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Amimon has managed to survive the wreckage of wireless video chip makers. And today, it’s taking the rare step of announcing its second generation of chip sets, which can transfer high-definition video from one part of the home to another.

The new generation goes a step further than the last in that it can transfer full high-definition video, which is defined as video in the 1080p format running at 60 frames per second, said Noam Geri, vice president of marketing, in an interview. The previous chip set could only do 1080i video at slower speeds. The new chip set is compliant with the Wireless Home Digital Interface (WHDI) industry standard, and it is expected to ship in customer products in 2010.

The chip sets are used in TV sets that can receive wireless video transfers from devices in other parts of the home. They’re also in devices like Blu-ray players or accessories for game consoles that transfer the data wirelessly.

In the past year, the Israeli company sold more than 100,000 chip sets and generated more than $5 million in revenue. TV makers such as Sony, Sharp and Mitsubishi sold tens of thousands of TVs that were bundled with add-on receivers. While the economy has hurt demand for high-end video systems, Amimon is benefiting from growing adoption of the WHDI standard. At some point, when costs have fallen dramatically with manufacturing efficiencies, TVs and other video equipment may come with the chip sets built in.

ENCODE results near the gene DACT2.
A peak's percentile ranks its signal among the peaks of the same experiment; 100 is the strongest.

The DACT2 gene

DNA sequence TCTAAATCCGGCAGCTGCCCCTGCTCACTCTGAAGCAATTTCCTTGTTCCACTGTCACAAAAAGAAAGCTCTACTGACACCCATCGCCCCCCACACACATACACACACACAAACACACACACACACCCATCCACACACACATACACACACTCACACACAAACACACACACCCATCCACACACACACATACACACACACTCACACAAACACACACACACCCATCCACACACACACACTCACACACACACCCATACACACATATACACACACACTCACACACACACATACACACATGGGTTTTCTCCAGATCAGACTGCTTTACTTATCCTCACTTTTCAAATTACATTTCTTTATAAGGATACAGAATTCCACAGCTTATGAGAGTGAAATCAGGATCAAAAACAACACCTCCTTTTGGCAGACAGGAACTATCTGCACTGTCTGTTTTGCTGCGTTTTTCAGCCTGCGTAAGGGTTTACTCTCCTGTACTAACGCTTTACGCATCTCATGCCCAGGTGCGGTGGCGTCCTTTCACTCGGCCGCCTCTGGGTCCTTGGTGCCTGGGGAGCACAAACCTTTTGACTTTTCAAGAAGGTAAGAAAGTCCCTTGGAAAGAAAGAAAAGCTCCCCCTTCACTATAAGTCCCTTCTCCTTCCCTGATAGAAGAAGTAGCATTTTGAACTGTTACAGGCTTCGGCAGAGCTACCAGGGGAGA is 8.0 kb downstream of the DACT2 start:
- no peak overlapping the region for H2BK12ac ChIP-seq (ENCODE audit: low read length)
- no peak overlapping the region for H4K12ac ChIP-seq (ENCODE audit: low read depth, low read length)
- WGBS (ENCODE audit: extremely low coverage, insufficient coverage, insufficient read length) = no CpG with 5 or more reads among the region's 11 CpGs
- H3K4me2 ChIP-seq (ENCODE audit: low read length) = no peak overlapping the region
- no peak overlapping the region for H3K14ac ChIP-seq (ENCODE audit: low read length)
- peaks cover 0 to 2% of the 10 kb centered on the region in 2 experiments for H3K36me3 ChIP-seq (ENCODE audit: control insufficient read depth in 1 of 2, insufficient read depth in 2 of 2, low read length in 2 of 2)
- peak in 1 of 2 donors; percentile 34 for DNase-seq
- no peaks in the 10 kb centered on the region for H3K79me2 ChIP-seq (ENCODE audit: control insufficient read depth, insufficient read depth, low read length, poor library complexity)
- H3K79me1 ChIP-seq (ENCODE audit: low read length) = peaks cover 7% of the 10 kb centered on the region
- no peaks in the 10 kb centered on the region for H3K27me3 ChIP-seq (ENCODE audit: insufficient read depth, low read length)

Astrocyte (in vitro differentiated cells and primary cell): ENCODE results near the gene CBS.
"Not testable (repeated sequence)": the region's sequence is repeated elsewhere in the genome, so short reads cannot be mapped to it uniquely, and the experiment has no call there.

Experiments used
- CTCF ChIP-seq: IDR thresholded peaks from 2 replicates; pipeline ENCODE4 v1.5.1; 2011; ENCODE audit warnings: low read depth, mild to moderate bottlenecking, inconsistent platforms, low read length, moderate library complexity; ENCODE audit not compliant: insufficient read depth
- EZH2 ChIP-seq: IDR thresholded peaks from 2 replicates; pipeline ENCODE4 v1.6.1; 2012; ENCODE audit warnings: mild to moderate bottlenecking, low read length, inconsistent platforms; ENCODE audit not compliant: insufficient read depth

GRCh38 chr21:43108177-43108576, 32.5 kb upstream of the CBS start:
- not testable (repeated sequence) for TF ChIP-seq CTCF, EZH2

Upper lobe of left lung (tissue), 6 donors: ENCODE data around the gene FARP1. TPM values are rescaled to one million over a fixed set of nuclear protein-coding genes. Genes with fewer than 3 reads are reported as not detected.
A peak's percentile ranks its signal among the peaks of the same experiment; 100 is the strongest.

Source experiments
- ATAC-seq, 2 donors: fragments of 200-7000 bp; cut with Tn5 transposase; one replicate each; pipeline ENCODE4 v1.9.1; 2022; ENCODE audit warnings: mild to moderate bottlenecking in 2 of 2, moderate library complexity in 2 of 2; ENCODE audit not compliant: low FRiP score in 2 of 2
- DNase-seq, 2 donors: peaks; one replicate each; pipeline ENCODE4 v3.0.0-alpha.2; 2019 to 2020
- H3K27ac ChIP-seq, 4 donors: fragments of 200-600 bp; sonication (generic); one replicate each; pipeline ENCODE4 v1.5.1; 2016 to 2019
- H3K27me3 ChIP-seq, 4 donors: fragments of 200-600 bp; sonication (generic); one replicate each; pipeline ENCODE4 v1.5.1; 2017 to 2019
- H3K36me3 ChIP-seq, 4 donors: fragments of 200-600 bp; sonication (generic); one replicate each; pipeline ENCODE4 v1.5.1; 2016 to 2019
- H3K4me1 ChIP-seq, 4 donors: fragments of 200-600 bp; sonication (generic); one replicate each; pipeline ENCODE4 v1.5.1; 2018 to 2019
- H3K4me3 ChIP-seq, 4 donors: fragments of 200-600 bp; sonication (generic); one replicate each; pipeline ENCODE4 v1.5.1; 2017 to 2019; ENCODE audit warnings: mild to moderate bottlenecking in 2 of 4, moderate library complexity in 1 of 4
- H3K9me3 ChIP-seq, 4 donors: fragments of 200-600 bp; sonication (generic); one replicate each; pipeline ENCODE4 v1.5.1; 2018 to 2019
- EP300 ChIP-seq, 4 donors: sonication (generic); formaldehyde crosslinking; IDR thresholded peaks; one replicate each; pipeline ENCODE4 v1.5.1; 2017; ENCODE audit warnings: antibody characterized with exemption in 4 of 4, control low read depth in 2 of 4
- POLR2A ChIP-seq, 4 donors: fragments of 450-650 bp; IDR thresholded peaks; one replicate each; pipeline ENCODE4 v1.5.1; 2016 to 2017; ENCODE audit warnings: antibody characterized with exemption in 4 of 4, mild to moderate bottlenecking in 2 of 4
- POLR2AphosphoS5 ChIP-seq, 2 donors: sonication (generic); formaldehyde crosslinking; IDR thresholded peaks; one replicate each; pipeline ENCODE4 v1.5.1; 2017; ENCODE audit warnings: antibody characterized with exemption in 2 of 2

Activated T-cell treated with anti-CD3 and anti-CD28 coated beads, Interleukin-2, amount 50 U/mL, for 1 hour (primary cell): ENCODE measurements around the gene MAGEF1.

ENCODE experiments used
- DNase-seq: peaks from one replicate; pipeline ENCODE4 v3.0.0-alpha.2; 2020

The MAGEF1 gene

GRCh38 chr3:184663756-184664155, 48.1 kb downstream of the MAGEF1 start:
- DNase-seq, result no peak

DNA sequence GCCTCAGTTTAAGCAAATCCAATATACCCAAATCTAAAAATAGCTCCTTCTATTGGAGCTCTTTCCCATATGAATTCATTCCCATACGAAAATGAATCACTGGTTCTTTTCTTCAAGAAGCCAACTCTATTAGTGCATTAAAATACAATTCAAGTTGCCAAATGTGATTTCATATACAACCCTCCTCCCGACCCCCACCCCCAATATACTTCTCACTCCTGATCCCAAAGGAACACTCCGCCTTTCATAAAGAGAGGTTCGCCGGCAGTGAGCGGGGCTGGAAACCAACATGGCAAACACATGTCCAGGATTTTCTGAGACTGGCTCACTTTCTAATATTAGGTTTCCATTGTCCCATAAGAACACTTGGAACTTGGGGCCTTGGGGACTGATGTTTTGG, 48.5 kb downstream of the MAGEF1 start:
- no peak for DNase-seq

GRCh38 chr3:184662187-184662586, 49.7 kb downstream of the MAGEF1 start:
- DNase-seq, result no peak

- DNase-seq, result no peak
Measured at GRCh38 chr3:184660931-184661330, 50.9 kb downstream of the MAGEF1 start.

Amimon’s second-generation technology operates in the 5-gigahertz band, transmits data at 3 gigabits per second, and has a range of about 100 feet. It can pierce through walls and is very responsive. Since a rival technology, ultra wideband, has pretty much died on the vine, Amimon doesn’t have a ton of competitors.

SiBEAM is one rival that is using a different technology, based on the 60-gigahertz band of the radio spectrum, with higher speeds but shorter ranges. SiBEAM says it can transfer data at 4 gigabits per second. Panasonic has just begun selling equipment with SiBEAM’s chips in Japan. Another new rival is Quantenna, which uses the Wi-Fi protocol 802.11n to transfer video wirelessly.

The technology accommodates data loss due to interference and other problems, mainly by intelligently dealing with errors in data transfer. The technology deliberately ignores any visual errors that are imperceptible to the human eye.

Amimon’s advantage is that it began shipping early. It is also faster and had longer range than the now-moribund ultra wideband, which has lost supporters such as Intel, WiQuest and Tzero Technologies.
The latter two went out of business.

Amimon was founded in 2004 and has raised three rounds of funding and tens of millions of dollars to date. Investors include Argonaut Private Equity, Cedar Fund, Evergreen, Motorola Ventures, STATA Venture Partners, and Walden Israel. The company has nearly 60 employees.

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